Obviously I was being facetious just then. My claim is not that right-wing violence isn’t increasing, it might be, and also people might be drawing the line more expansively when it comes to classifying an incident as right wing vs. left wing, as I pointed out in the examples I quoted of cellphone fights and domestic disturbances. No, my claim is that the waters are very muddy, and I don’t think some of the connections being made by organizations like the ADL are as clear as they would lead you to believe, while on the other hand I think some very clear connections are being ignored entirely, for example the Ferguson Effect. Given that I’ve already talked about it at some length, I’m not going to rehash it, but it is worth looking at what happened in St. Louis last month

Before the Michael Brown shooting, monthly homicides in St. Louis averaged around 13. Afterwards that average went up to around 18. In July they spiked to 54. That’s a marginal increase of 36 deaths, over something that was already elevated, or in other words more deaths in one month, in one city, than the worst decade of police shootings from the right and left combined. If we assume that these deaths are due to left-wing ideology, which is at least a hypothesis that can’t be rejected out of hand, then, to refer back to the question that began the section, this would be an example of where the harm caused by violent extremists is a tiny, essentially negligible fraction of the violence caused by the ideology as a whole. And of course, as I see it, the whole point of this blog has been to map out the wider and less visible harms caused by technology, progress and yes, ideology.

Conclusion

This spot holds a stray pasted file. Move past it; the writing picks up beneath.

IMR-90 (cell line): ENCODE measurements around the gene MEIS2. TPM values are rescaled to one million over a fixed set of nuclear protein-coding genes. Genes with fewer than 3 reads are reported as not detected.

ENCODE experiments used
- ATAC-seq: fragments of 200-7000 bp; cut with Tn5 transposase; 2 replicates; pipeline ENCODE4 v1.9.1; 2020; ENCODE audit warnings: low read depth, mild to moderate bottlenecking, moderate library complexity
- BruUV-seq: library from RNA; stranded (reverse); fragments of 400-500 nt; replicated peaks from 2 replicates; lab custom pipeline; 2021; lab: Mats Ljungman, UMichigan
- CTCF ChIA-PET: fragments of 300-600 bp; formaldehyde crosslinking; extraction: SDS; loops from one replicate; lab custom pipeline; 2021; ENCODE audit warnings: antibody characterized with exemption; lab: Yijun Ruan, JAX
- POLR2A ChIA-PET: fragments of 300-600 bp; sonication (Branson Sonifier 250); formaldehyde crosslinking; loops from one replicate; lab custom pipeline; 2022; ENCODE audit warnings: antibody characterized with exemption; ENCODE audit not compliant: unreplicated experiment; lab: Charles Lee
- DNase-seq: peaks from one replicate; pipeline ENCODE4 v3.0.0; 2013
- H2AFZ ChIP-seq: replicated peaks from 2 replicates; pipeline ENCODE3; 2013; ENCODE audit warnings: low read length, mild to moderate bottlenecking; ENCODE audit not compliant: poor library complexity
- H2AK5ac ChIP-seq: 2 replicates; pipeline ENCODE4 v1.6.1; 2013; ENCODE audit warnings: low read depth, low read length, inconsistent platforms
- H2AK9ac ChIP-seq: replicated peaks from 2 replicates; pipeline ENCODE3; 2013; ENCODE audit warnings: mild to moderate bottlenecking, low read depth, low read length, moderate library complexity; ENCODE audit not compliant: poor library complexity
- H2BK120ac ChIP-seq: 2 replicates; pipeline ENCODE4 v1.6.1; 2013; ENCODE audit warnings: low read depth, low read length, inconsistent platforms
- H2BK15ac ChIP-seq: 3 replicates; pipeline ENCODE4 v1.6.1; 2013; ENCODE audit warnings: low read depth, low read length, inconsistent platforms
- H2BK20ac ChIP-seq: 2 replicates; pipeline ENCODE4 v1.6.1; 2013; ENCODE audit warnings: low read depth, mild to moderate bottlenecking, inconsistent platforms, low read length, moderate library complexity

I hope this post has been interesting for you, it was very interesting for me to deeply comb through a very small set of statistics, and it led to a major epiphany, though you’ll have to wait for my next post to discover what the epiphany was. It’s possible, perhaps even likely, that this post was just a vast exercise of my own biases, which is okay, that’s part of my epiphany. But to the extent we can look past my biases I think there are still a few objective principles we can take away:

  1. Even with a very narrow focus (i.e. just police shootings) you can still pull out numerous different interpretations of what we should “really be worried about”.
  2. One way to change the interpretation is to change the start or end date you’re using for the statistics on which that interpretation relies. 
  3. Interpretation and subjectivity operate at all levels of the discourse, from the classification of individual incidents all the way up into deciding that there’s really only two kinds of extremists. 
  4. This bilateral division might be the worst possible way to divide things, maximizing both the innocent people who are declared guilty and the guilty people who are declared innocent.
  5. A point I ran out of space for, but can be seen both from the Oklahoma City bombing and from the ambushing and assassination of police officers in 2016, violence is very much subject to tail events, or black swans as they are sometimes known. Where a large part of the harm comes from only one or two incidents.

Pulling all of this together and returning to that original question, “should we worry more about right wing extremism or left wing extremism?” I think there’s plenty of reason to worry about both, that in the process of declaring something as part of one side or the other lots of bias is brought to bear, and that all of our worries or alternatively all of our assurances could look silly in the face of some future extreme event. This is one of the points I’ve made again and again. That the future will be shaped by unforeseen, extreme events, that someday, probably sooner than we expect, some ideology will be responsible for the deaths of thousands if not millions and it will make our comparison of 59 right wing police killings to only 44 left wing police killings look both quaint and naive. But this is not all, running underneath these extreme events, are broad, implacable currents, which are ultimately just as impactful, but largely dismissed or ignored by people who want to talk about whether extremism was up or down in 2019. Together these two factors combine to determine the shape of the future, and we’re not paying enough attention to either of them.